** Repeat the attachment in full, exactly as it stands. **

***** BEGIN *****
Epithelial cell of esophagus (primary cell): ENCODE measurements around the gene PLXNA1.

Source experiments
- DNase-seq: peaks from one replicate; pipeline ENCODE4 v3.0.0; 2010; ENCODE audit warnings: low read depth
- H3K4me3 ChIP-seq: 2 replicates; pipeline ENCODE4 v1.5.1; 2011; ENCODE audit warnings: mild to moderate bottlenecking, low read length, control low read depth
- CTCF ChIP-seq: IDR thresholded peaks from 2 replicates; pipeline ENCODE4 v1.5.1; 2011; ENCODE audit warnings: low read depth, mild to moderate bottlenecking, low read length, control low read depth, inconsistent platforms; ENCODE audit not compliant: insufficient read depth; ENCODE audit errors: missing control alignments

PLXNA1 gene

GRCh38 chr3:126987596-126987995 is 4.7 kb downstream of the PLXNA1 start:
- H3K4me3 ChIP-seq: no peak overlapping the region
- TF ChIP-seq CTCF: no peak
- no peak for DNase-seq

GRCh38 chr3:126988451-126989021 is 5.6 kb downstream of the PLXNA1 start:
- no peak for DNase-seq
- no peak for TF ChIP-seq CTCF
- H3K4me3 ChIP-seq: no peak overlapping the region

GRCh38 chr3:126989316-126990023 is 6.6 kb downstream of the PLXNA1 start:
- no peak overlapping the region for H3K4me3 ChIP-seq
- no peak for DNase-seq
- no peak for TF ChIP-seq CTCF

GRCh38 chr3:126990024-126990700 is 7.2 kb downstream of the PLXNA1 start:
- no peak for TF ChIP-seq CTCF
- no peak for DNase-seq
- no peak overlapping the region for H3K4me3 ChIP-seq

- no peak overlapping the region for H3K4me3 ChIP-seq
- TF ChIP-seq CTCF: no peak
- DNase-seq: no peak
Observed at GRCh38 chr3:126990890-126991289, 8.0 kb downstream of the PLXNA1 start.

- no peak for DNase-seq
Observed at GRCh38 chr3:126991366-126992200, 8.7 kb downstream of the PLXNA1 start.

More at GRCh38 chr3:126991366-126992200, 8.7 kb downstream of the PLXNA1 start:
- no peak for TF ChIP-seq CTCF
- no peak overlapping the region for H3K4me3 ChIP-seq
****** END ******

Epithelial cell of esophagus (primary cell): ENCODE measurements around the gene PLXNA1.

Source experiments
- DNase-seq: peaks from one replicate; pipeline ENCODE4 v3.0.0; 2010; ENCODE audit warnings: low read depth
- H3K4me3 ChIP-seq: 2 replicates; pipeline ENCODE4 v1.5.1; 2011; ENCODE audit warnings: mild to moderate bottlenecking, low read length, control low read depth
- CTCF ChIP-seq: IDR thresholded peaks from 2 replicates; pipeline ENCODE4 v1.5.1; 2011; ENCODE audit warnings: low read depth, mild to moderate bottlenecking, low read length, control low read depth, inconsistent platforms; ENCODE audit not compliant: insufficient read depth; ENCODE audit errors: missing control alignments

PLXNA1 gene

GRCh38 chr3:126987596-126987995 is 4.7 kb downstream of the PLXNA1 start:
- H3K4me3 ChIP-seq: no peak overlapping the region
- TF ChIP-seq CTCF: no peak
- no peak for DNase-seq

GRCh38 chr3:126988451-126989021 is 5.6 kb downstream of the PLXNA1 start:
- no peak for DNase-seq
- no peak for TF ChIP-seq CTCF
- H3K4me3 ChIP-seq: no peak overlapping the region

GRCh38 chr3:126989316-126990023 is 6.6 kb downstream of the PLXNA1 start:
- no peak overlapping the region for H3K4me3 ChIP-seq
- no peak for DNase-seq
- no peak for TF ChIP-seq CTCF

GRCh38 chr3:126990024-126990700 is 7.2 kb downstream of the PLXNA1 start:
- no peak for TF ChIP-seq CTCF
- no peak for DNase-seq
- no peak overlapping the region for H3K4me3 ChIP-seq

- no peak overlapping the region for H3K4me3 ChIP-seq
- TF ChIP-seq CTCF: no peak
- DNase-seq: no peak
Observed at GRCh38 chr3:126990890-126991289, 8.0 kb downstream of the PLXNA1 start.

- no peak for DNase-seq
Observed at GRCh38 chr3:126991366-126992200, 8.7 kb downstream of the PLXNA1 start.

More at GRCh38 chr3:126991366-126992200, 8.7 kb downstream of the PLXNA1 start:
- no peak for TF ChIP-seq CTCF
- no peak overlapping the region for H3K4me3 ChIP-seq